Tony Lenihan, a retired policeman, works for his local council in the English Midlands as their ‘Sustainable Travel and Wellbeing Coordinator’. He’s also a keen cyclist and, in the early autumn of 2022, after more than 40 years of work, he decided to take a career break and head off on a solo cycling adventure from Bilbao to Athens. It would be a 7-week ferry-hopping Greek odyssey that took him through northern Spain, to the islands of Sardinia and Scilly, across the heel of Italy to Brindisi before sailing the Adriatic to his final destination of Greece. He talked to The Cycling Europe Podcast about his continental experiences… but also about ‘active travel’ in the UK and how the country measures up (or not) to its European neighbours.
Tony Lenihan is a touring cyclist and in the next full episode of The Cycling Europe Podcast – number 068 – you will hear him talk about a journey he made ‘from B to A’ – Bilbao to Athens in the early autumn of 2022. The podcast was recorded at the same time as the British Chancellor of the Exchequer (the finance minister) was delivering his annual budget to parliament and the nation. Tony works for a council in the English Midlands and is their ‘Sustainable Travel and Wellbeing Coordinator’. Before we spoke about his trip, we took the timely opportunity to discuss his professional interest in cycling; active travel, which has recently seen a large cut in funding in England. I comment in the recording that what we said was worthy of a podcast in itself… so here it is. A little shorter than normal – just 15 minutes – with no introduction etc… Spolier alert: the chancellor didn’t announce a U-turn on funding, just £200 million for potholes… The full podcast will be published on YouTube: YouTube.com/@CyclingEuropeYouTube – on 18.3.23 and then across all podcast platforms on 25.3.23.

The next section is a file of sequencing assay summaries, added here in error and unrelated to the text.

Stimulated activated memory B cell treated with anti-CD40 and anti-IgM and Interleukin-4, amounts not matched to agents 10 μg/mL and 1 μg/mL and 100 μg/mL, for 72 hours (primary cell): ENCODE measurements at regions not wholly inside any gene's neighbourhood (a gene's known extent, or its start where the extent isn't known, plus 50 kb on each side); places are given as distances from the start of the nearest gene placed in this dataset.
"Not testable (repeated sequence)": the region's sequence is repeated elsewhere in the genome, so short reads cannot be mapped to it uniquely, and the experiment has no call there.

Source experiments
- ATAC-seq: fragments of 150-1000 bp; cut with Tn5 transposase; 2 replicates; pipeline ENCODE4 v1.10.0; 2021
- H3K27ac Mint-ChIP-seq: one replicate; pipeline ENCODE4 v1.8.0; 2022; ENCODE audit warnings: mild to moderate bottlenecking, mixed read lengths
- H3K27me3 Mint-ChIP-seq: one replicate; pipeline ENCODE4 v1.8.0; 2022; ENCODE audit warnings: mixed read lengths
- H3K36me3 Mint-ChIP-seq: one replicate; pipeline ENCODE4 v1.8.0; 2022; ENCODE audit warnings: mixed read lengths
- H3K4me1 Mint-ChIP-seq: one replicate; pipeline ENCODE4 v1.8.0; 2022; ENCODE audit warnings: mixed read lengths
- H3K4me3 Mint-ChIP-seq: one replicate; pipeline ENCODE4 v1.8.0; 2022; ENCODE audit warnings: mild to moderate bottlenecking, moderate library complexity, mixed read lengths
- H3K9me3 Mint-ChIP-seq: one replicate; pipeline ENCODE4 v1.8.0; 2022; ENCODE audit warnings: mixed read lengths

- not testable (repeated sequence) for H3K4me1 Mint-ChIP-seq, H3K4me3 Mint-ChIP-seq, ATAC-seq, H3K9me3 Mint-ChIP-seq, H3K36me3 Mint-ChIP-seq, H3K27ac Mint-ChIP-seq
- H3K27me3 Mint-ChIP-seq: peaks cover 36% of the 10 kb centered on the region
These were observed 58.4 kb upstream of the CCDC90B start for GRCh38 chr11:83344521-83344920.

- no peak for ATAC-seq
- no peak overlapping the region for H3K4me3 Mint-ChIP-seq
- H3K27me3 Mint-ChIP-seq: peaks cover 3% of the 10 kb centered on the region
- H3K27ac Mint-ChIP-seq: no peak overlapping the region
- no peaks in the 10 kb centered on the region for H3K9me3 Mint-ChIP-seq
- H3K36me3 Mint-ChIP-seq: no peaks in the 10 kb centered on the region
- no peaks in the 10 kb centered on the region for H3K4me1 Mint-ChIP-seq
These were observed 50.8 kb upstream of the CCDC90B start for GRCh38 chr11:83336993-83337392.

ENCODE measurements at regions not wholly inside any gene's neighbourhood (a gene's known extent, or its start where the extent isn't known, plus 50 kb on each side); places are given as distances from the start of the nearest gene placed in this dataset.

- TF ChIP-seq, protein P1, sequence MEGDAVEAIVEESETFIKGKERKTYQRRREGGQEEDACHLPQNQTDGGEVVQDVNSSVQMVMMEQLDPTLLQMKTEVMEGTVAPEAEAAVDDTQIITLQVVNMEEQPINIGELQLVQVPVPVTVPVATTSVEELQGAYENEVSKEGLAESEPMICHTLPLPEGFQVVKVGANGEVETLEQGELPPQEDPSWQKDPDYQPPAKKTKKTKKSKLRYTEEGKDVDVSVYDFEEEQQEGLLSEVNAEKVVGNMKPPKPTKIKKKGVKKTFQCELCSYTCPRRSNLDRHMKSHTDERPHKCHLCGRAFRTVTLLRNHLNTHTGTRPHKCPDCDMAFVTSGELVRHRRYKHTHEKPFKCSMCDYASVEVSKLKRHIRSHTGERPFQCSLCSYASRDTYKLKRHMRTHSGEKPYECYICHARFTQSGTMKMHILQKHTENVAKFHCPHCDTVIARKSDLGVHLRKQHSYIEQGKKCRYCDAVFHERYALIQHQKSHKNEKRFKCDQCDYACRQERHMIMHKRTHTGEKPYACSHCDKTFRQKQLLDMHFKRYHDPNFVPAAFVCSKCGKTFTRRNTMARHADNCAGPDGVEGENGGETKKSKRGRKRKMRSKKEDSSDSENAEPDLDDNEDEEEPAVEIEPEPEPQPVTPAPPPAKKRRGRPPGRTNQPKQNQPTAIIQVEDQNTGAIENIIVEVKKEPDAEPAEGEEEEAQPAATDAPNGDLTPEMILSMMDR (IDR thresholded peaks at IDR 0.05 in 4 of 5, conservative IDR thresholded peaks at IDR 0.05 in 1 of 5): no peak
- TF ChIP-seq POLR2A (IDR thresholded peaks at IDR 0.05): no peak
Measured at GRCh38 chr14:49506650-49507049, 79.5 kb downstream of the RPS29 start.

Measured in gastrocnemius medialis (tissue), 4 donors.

In June 2022, Tim Boden – an experienced group cyclist – set off on his first solo cycle tour, to Brittany in north-west France. His route took him from the port of Roscoff along the Vélodyssée / EuroVelo 1 to Redon. He then joined French regional route number 42 to follow the coast to Saint-Nazaire before returning to the Vélodyssée for a cycle beside the Loire to Nantes and back to Redon. Here he rejoined the eastern portion of route 42 to cycle north to Saint-Malo. Tim talks about the routes but also the history and culture of this distinctive French region. We also revisit two encounters from episodes 55 & 56 with three French cyclists – Fabian, Julian and Guillaume – and, from Breton Bikes and Camping de Gouarec, Geoff Husband.
A few months ago I was approached by Jet2 Holidays who asked if I would be interested in discovering the joys of cycling in one of their winter destinations in southern Europe. Of course I said yes and had a look at the map. Where would be nice and warm in the middle of February? The Canary Islands seemed the most likely place to deliver good weather so I arranged to travel to Costa Adeje on the island of Tenerife. I hired a bike and headed along the coast and up the hills… This was a different approach to travelling on two wheels. How did I get on without a tent and four panniers but in a luxury hotel on an unfamiliar bicycle?